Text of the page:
Placitas, New Mexico, United States
A few years ago, the trend in half-ton pickup trucks was ultra-luxurious trims, often with the words "limited" or "platinum" tacked on after the model name. That was well and good, but we like this latest fad a lot more - diesel engines. First, Ram came to bat with a 3.0-liter, V6 turbodiesel for the 1500, then Nissan announced that the next-generation Titan would be getting an eight-cylinder Cummins diesel.
Now, word is coming in from AutoGuide that General Motors can, if it so chooses, drop a diesel engine into its light-duty trucks. The plot thickens, though, as it turns out that said diesel would be the same one Ram is using for its truck. According to AG, that engine comes from VM Motori, which GM owns a sizable chunk of. Therefore, GM can snag the 3.0-liter, V6 diesel for its trucks just as easily, if not more easily, than Ram.
If it's so easy for the Detroit-based manufacturer to access the engines, why not offer the a diesel-powered Sierra and Silverado from the start, then? According to GM spokesman Tom Wilkinson, The General doesn't seem so confident in a diesel pickup outside of its HD offerings. According to Wilkinson, the cost-benefit ratio doesn't line up for customers, thanks to both the impact on the truck's sticker price and the higher price of diesel, in general (the national average for a gallon of diesel is 43 cents more than a gallon of 87-octane unleaded).
Car buyers have a responsibility to be well-informed consumers. That's not always a very simple task, but some guidelines are self-evident. If you live in a very snowy climate, you generally know a Ford Mustang or Chevrolet Camaro might not be as viable a vehicle choice as an all-wheel drive Explorer or Traverse, for example. If you want a fuel-efficient car, it's generally a good idea to know the difference between a diesel and a hybrid. But what if it's kind of tough to be an informed consumer? What if the information you need is more difficult to come by, or worse, based on different standards for each vehicle? Well, in that case, you might be a truck shopper.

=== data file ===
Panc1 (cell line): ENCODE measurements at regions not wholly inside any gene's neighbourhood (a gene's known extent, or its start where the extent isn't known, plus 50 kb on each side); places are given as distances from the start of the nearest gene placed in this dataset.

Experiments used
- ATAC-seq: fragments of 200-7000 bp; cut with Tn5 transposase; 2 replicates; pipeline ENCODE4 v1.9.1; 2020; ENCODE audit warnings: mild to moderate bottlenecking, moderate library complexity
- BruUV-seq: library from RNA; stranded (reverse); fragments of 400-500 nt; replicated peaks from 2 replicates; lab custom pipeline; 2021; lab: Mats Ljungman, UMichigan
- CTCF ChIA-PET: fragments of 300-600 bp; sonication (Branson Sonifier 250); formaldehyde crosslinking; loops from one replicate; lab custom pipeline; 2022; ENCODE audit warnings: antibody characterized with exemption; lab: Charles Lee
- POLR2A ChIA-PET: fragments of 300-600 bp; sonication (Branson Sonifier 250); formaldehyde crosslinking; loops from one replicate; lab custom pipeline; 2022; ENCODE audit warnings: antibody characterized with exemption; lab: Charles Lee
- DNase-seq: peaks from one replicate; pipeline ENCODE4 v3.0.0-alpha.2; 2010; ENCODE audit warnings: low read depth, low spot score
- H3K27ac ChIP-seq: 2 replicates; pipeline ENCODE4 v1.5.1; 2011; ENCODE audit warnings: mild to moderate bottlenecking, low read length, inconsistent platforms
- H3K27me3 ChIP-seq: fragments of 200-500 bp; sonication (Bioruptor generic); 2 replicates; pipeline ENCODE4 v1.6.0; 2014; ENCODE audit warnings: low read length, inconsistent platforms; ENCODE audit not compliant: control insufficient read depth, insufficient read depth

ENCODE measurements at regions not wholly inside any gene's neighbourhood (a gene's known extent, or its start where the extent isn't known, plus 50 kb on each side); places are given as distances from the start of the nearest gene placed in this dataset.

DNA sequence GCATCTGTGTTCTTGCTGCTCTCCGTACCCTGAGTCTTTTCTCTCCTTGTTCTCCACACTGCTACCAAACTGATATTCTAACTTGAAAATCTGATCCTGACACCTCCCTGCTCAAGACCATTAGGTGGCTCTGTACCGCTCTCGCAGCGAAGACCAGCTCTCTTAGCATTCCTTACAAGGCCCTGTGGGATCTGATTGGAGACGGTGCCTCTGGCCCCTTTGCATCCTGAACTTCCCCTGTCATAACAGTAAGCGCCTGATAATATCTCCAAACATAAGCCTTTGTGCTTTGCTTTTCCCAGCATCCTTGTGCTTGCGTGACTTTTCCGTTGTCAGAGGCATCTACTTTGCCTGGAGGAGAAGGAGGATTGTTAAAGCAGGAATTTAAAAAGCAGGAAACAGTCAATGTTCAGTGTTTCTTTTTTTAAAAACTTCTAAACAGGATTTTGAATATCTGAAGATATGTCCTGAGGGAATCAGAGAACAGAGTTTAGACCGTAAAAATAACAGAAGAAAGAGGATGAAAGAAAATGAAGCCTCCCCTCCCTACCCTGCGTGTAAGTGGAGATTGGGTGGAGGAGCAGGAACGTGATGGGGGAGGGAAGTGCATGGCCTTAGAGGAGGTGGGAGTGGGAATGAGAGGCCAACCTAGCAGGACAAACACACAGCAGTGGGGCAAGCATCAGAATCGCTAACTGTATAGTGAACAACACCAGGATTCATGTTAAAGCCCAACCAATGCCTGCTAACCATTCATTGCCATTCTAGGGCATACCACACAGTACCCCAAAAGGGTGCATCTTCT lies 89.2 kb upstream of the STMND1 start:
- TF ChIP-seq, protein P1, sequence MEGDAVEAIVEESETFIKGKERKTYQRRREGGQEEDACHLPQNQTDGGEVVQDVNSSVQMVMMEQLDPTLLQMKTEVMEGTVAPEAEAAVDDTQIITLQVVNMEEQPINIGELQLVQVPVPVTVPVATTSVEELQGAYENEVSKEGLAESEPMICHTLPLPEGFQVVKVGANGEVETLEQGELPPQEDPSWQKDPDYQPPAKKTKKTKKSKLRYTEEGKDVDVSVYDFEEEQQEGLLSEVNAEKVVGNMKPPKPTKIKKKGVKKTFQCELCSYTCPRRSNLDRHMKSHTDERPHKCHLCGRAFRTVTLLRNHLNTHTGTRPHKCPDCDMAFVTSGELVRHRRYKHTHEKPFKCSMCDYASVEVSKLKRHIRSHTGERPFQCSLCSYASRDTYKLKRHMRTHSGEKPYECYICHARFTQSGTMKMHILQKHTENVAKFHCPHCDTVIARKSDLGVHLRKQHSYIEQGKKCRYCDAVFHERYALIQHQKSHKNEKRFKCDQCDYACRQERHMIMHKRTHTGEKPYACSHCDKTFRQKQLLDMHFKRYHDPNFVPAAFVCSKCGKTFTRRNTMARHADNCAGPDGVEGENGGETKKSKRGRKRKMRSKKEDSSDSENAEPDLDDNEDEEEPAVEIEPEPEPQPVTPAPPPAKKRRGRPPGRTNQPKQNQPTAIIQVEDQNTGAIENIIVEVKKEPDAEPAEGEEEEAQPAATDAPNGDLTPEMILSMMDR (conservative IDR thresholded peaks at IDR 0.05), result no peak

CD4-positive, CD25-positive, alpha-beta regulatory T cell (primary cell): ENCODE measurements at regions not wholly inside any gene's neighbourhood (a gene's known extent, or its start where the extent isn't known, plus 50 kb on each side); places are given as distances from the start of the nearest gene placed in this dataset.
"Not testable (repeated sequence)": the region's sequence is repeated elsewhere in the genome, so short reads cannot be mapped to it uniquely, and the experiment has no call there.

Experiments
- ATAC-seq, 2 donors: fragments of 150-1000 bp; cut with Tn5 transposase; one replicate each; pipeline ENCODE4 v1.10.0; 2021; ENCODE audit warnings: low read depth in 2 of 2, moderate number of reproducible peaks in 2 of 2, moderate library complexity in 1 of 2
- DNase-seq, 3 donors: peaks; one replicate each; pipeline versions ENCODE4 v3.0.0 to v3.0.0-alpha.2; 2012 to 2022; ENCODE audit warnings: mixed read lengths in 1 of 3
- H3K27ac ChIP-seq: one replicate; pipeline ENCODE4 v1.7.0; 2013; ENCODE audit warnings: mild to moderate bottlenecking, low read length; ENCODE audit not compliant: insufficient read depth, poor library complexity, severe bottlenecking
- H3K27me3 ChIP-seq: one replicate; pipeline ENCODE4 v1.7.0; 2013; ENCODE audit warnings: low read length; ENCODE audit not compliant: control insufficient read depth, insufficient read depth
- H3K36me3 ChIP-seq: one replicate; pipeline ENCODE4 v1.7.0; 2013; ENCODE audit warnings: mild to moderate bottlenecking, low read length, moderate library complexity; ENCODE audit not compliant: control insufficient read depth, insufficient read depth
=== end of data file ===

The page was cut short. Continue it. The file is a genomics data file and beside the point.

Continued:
For years, customers of light-duty pickups have had to suffer through different ratings of towing capacities for each brand. For 2015 model year trucks, though, that will no longer be a problem. According to Automotive News, General Motors, Ford and Chrysler Group have announced that starting with next year's models, a common standard will be used to measure towing capacity. The Detroit Three will join Toyota, which adopted the Society of Automotive Engineers' so-called SAE J2807 standards way back in 2011.
The standard was originally supposed to be in place for MY2013, but concerns that it would lower the overall stated capacity for trucks led Detroit automakers to pass. Ford originally passed, claiming it'd wait until its new F-150 was launched to adopt the new standards, leading GM and Ram to follow suit. Nissan, meanwhile, has said it will adopt the new standards as its vehicles are updated, meaning the company's next-generation Titan should adhere to the same tow ratings as its competitors.
Thanks to the quick-to-screen-shot folks at GM Authority, we now have our first look at what is likely the 2014-15 GMC Sierra Denali. GMA reports that the image you see here was temporarily posted on the GMC consumer site, though as you can see now, when you scroll over the "trucks" tab, the image has been removed.
GM Authority states that because the truck in this image wears a blacked-out lower bumper, redesigned grille insert and shiny wheels, this has got to be the upmarket Denali version of the fully redesigned 2014 model year Sierra. The Chevrolet Silverado will be getting a similar treatment, as we've seen in recent spy shots, dubbed the High Country.
Expect the Sierra Denali to ride on large, unique wheels (the one we spied earlier this year was fitted with 21-inch rollers), and feature a huge helping of luxurious interior amenities, as well as premium features like xenon headlamps. An official on-sale date for the Denali has not been released, though it's been reported that the high-grade Sierra, along with its Silverado counterpart, will arrive after the Texas State Fair this summer.